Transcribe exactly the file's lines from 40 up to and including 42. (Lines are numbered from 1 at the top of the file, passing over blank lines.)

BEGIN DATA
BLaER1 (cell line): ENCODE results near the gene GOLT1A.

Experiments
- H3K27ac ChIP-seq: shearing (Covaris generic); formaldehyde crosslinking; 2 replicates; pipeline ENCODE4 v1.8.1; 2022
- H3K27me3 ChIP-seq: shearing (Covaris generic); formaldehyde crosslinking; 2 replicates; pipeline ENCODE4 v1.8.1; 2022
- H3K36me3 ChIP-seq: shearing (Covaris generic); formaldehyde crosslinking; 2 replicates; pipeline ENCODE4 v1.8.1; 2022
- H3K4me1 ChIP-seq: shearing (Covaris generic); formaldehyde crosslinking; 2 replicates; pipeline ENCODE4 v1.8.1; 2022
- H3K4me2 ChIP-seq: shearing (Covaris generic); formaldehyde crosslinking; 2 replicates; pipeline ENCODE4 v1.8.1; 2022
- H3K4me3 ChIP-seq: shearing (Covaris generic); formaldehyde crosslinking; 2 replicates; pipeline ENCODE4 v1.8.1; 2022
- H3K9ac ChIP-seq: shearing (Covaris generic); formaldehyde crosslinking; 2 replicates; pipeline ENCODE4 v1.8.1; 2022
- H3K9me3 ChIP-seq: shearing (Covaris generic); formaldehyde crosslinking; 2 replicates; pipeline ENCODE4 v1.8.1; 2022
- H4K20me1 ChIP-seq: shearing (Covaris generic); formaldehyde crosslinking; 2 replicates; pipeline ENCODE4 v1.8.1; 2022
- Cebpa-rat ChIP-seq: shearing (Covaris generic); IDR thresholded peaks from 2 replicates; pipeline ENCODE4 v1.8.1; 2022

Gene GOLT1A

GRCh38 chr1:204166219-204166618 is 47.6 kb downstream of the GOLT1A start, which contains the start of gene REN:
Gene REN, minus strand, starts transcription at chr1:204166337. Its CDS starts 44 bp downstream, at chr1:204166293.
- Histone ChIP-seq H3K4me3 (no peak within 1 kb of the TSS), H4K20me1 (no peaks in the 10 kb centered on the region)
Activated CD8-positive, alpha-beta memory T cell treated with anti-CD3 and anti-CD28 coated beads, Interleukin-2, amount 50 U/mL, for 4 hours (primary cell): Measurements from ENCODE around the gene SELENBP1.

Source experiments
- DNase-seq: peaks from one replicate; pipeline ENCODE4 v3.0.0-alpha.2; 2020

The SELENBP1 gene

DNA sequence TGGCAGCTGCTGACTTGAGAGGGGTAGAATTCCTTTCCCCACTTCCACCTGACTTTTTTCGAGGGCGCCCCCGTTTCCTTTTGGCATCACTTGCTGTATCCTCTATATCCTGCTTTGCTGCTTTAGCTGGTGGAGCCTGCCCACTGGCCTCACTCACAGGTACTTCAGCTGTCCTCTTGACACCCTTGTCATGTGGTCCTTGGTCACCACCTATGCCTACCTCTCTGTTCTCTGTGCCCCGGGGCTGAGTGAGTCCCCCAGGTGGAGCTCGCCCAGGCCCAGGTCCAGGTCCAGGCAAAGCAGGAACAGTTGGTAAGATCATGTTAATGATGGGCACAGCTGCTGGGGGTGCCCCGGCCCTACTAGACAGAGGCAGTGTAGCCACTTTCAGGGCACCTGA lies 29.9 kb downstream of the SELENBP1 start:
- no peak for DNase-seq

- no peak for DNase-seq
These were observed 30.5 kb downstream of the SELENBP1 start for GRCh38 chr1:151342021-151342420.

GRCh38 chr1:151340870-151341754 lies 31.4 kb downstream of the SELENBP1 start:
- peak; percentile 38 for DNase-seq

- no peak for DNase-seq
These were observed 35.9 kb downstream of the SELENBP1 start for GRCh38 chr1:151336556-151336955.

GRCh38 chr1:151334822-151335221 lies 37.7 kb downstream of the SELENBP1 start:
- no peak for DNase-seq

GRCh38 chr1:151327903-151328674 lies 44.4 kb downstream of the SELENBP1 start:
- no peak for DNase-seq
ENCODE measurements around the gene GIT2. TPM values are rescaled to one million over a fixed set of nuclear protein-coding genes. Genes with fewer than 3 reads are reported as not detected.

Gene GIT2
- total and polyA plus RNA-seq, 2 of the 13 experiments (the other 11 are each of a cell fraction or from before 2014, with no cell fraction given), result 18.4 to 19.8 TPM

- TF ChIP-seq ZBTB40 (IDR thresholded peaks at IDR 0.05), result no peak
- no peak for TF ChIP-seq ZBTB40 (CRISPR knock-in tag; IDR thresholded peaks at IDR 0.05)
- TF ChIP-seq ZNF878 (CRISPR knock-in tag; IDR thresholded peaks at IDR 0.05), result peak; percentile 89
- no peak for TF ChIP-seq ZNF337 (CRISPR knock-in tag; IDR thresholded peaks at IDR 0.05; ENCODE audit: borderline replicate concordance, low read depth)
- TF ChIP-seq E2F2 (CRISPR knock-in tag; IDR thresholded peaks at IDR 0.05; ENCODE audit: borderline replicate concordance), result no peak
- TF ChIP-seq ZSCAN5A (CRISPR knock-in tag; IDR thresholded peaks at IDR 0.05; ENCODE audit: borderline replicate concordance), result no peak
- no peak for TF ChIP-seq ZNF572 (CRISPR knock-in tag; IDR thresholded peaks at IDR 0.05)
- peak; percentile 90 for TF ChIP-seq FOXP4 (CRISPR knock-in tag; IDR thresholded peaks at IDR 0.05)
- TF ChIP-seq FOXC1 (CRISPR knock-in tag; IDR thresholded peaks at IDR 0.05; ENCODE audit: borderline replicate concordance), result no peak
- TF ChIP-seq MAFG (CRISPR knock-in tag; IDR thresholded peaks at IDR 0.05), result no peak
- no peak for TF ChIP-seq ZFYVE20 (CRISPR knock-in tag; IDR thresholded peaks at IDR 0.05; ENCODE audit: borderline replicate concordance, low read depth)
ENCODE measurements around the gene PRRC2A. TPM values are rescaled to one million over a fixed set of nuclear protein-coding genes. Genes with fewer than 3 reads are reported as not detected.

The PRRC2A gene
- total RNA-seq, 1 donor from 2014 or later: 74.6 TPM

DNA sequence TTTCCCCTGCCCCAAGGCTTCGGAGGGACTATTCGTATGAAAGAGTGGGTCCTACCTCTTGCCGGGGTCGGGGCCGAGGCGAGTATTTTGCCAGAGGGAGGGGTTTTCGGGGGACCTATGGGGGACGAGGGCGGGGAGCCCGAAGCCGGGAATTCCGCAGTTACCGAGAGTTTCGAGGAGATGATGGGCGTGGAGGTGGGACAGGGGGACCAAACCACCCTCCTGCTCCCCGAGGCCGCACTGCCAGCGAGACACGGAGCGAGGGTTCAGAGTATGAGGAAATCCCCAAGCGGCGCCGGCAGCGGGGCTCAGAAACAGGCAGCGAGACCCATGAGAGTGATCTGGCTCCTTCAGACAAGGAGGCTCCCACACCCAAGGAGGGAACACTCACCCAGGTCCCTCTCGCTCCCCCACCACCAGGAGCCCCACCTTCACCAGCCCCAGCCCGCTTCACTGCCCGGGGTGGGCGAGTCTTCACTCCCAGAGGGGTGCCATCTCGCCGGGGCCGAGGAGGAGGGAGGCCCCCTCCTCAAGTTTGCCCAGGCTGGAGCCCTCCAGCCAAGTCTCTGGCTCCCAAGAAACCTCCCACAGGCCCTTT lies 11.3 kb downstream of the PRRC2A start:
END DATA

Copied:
- TF ChIP-seq E2F2 (CRISPR knock-in tag; IDR thresholded peaks at IDR 0.05; ENCODE audit: borderline replicate concordance), result no peak
- TF ChIP-seq ZSCAN5A (CRISPR knock-in tag; IDR thresholded peaks at IDR 0.05; ENCODE audit: borderline replicate concordance), result no peak
- no peak for TF ChIP-seq ZNF572 (CRISPR knock-in tag; IDR thresholded peaks at IDR 0.05)